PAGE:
Editorial | Open | Published:
Jacov Tal (1940 – 2005): remembrances of a friend
Retrovirologyvolume 2, Article number: 12 (2005)
An obituary commemorates the life and works of Jacov Tal.
A friend's passing elicits a set of emotions. Collecting and sharing remembrances are steps of closure in bidding farewell. Here, we honor and remember Jacov Tal (Fig. 1) who passed away on February 8th, 2005. At the time of his passing, Jacov was the Head of Virology at Ben-Gurion University Medical School, Israel. In brief, four of us, who befriended Jacov in different capacities, write our remembrances. It is appropriate to recall the words of a colleague who on another occasion upon the passing of a giant in American science remarked, "Well, ghosts can't make men do anything!" Thus, the true reflection of a person is not what (s)he through his/her prestige, wealth, and position makes others do in life, but how (s)he is remembered by others in death. Jacov started as a young retrovirologist in J. M. Bishop and H. Varmus' laboratory; and it is fitting that he is remembered by friends in Retrovirology.
"I remember Jacov as my actual mentor in my first year as a graduate student in the laboratory of Uri Littauer that Jacov had joined a year earlier. Jacov took similar care of other new comers interested in nucleic acids and molecular biology including Hiroshi Inouye, Inder Verma and Jacque Beckman, even to the point of neglecting his own work. Ibelieve that Jacov's selfless involvement in public affairs and later decision to become a virologist date back to a childhood experience; namely, only a ruling elite and diplomatic corpse in a country that Jacov's parents were stationed in, knew about the polio epidemic, considered then an ideological insult.
Jacov Tal studied at the Hebrew University in Jerusalem where he obtained the Bachelor degree in Biochemistry and Microbiology in 1964 and the Master degree in Biochemistry in 1966. He continued his studies at the Weizmann Institute of Science where he obtained his PhD degree in Biochemistry in 1971. Jacov Tal did his postdoctoral training first with Hershel Raskas in Washington University where he investigated adenovirus gene expression and later with Harold Varmus and Michael Bishop at USCF where he studied the relation between the retroviral genome and the genome of its cellular host. After these formative years as a molecular virologist Jacov Tal joined the newly founded Ben Gurion University in the Israeli desert city Beer Sheva where he initiated and led the Medical School's Virology Department." (Gabriel Kaufmann)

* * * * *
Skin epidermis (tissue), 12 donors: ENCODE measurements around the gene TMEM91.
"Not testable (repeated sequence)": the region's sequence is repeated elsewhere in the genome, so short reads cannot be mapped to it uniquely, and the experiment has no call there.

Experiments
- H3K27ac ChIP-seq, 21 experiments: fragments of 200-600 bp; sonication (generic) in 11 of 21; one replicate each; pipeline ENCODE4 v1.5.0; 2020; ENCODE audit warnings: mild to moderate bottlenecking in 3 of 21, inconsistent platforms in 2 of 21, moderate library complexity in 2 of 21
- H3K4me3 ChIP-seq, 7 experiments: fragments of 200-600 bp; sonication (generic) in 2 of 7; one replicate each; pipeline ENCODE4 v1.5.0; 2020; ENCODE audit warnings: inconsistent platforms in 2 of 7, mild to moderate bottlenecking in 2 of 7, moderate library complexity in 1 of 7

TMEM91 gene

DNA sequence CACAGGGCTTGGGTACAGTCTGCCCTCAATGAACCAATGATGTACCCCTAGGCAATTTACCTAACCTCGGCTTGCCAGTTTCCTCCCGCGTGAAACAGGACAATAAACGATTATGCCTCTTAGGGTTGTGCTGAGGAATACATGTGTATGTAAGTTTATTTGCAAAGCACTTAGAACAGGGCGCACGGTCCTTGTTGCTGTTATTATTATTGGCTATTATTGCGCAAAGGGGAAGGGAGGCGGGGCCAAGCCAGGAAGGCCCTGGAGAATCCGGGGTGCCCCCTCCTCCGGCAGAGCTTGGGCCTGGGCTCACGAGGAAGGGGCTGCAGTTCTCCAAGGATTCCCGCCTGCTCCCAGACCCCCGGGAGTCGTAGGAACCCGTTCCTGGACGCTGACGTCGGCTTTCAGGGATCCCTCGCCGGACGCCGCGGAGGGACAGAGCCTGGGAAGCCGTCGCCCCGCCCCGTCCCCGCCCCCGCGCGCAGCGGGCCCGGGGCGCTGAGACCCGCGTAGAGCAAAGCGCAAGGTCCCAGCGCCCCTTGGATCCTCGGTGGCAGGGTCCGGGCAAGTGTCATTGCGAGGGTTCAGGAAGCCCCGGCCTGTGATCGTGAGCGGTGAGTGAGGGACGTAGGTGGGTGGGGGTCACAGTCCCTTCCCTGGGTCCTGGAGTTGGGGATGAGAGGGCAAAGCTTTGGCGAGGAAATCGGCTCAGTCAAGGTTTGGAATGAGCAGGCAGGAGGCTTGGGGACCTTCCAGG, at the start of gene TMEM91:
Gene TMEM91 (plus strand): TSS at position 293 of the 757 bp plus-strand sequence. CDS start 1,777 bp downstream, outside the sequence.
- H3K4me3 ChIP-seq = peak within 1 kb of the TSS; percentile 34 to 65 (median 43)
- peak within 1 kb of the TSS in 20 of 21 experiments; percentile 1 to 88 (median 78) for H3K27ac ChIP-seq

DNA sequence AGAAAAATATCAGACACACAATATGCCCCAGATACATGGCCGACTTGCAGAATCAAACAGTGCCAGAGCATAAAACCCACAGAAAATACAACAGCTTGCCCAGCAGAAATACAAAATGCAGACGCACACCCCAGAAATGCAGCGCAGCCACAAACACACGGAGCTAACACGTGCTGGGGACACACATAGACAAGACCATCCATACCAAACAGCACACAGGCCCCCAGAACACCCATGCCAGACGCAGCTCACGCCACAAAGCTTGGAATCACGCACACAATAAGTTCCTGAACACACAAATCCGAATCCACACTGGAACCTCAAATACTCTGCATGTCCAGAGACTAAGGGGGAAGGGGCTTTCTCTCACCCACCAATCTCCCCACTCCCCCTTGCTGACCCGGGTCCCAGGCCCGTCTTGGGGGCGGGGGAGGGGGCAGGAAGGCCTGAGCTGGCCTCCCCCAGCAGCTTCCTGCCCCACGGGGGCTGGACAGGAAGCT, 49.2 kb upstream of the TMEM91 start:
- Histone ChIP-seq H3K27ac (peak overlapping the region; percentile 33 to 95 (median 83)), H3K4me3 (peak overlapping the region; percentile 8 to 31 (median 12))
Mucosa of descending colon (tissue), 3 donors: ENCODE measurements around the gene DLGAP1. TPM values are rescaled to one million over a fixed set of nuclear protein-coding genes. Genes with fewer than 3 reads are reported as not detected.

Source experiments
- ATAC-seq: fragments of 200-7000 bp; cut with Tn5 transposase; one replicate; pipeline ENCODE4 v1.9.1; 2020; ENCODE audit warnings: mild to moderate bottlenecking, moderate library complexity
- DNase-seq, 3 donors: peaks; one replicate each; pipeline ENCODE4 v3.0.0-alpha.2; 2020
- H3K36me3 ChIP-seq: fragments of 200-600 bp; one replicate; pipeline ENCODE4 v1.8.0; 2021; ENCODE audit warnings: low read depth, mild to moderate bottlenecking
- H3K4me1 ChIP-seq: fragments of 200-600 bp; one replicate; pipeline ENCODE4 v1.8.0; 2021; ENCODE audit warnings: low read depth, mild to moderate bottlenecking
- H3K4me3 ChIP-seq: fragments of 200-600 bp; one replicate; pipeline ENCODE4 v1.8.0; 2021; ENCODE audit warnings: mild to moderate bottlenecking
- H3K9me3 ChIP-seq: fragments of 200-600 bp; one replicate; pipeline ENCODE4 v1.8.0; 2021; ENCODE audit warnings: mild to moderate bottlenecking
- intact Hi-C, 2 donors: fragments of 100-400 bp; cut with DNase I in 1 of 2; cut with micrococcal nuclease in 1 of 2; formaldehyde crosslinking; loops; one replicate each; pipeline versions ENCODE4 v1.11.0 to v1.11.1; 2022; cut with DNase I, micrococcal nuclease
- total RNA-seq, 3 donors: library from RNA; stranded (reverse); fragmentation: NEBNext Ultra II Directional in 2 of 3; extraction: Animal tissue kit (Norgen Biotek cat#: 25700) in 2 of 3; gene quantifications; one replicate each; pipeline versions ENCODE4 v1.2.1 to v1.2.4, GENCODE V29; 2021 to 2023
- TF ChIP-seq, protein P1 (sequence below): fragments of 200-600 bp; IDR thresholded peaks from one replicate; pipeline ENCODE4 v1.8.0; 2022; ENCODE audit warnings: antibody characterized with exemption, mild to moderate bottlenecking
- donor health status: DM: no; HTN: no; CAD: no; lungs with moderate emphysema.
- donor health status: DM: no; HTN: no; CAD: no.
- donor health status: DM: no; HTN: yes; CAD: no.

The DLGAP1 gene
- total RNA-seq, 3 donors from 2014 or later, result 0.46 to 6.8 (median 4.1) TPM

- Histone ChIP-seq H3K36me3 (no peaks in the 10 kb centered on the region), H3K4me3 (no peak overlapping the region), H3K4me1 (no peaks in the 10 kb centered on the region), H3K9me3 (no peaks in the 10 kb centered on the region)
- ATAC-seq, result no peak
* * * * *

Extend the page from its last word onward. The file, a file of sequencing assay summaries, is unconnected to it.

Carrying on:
"Professor Jacov Tal will be best remembered by the scientific community for his extensive studies of the parvoviruses adeno-associated virus (AAV) and minute virus of mice (MVM). One of his significant achievements was the determination of parameters of site-specific integration of AAV, leading to development of potential vectors for gene therapy. Other important contributions were his insights into MVM's ability to kill cancerous cells, while leaving normal cells unaffected. The students of Professor Tal will also remember him for his dedication to training them to be rigorous and discerning scientists, and his concern for their well being. His colleagues will miss his sharp wit and analytic acumen." (Maureen Friedman)
"Jacov Tal and I collaborated closely to his last days. Together, we found that during embryonic development MVM somehow senses a differentiation signal, and we suggested a relation between this observation and the MVM's anti tumor cell activity. I recall Jacov's 'freshman' enthusiasm in private, and his public posture as one who speaks up his mind without hesitation; standing up against any perceived injustice." (Claytus Davis)
"I met Jacov towards the latter years of his career. In 1993, Jacov came to the US to do a sabbatical in Peter Chiang's laboratory. By and by, he drifted into my laboratory and actually spent the entire year working with me. Jacov by then, already a senior scientist for many years, not unexpectedly struggled heroically (and largely unsuccessfully) at the bench; and certainly it was not his bench-skills that impressed me. What did impress me was Jacov's common sense and his very human and generous attitudes. I recall an incident during Jacov's first week when he had not yet gotten to know all the members of my lab. At that time, there was a tall, curly-haired, darkly-handsome and academically gifted young man, working as a post-doc with me, who had graduated from Yale, obtained his MD degree from Duke, and received house staff and infectious diseases training from the University of Virginia. This person also has four siblings who are MDs. Jacov upon meeting this young man, whispered to me excitedly, 'Now here is a nice Jewish boy who is going to make the mother of a Jewish daughter very happy!' Surprise, surprise...that person turned out not to be Jewish, but a Catholic Lebanese-American of Arabic descent. Afterwards, a sheepish Jacov explained to me that it is very difficult to nearly impossible to tell between an Arab and a Jew in Israel; and as far as he was concerned, it made no difference whether Arab-American or Jewish-American. I was struck by his frankness and openness. In his typically thoughtful and 'dovish' ways, over the next many years, Jacov would email me from Israel his periodic 'roadmaps' for peace in the Middle East, accompanied by his incisive commentaries. I will deeply miss my friend's common sense advice and humor." (Kuan-Teh Jeang)
These vignettes honor our memories of Jacov Tal. In aiming for a timely closure, we apologize to Jacov's many other friends and colleagues who would have additional valuable remembrances.